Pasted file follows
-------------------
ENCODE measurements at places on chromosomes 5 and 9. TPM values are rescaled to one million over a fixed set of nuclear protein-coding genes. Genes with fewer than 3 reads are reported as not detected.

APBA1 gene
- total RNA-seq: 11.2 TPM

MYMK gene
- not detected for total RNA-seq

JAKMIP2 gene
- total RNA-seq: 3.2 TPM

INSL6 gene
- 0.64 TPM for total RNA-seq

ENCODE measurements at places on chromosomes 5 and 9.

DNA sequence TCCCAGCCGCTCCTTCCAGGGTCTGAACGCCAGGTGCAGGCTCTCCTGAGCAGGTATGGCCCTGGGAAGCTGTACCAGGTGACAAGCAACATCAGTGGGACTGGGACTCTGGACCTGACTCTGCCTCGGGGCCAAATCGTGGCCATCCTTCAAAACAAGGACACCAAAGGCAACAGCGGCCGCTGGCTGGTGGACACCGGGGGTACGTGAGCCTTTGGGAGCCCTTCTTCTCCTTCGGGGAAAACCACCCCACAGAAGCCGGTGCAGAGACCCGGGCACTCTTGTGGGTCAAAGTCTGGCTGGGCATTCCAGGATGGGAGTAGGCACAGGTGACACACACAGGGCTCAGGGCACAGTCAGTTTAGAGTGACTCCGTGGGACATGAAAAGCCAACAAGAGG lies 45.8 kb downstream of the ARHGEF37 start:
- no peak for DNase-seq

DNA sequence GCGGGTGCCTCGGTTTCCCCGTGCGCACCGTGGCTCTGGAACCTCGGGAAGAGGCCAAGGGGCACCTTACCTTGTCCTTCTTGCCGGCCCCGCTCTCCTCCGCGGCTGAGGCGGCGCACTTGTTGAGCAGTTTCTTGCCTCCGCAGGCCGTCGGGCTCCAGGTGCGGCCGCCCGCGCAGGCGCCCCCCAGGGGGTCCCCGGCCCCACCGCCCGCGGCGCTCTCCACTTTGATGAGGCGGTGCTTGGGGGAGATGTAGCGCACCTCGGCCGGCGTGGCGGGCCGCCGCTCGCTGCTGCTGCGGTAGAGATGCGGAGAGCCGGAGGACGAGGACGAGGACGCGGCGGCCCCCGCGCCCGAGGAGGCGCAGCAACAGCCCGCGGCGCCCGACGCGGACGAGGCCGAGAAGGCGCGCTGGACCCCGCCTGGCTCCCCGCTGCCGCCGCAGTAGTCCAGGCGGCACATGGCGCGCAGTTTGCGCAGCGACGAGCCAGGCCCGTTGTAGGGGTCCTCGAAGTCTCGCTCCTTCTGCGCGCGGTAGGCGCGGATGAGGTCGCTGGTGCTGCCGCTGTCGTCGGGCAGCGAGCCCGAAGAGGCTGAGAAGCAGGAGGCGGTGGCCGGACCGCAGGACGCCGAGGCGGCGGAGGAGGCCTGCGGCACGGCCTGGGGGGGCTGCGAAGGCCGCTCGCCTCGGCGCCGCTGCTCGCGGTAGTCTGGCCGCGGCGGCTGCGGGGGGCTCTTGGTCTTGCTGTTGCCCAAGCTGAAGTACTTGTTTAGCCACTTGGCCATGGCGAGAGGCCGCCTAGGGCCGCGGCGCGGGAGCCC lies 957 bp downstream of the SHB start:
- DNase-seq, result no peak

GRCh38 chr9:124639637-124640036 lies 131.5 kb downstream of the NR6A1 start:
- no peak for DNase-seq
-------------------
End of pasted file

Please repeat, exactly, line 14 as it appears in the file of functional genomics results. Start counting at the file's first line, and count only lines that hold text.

- DNase-seq, result no peak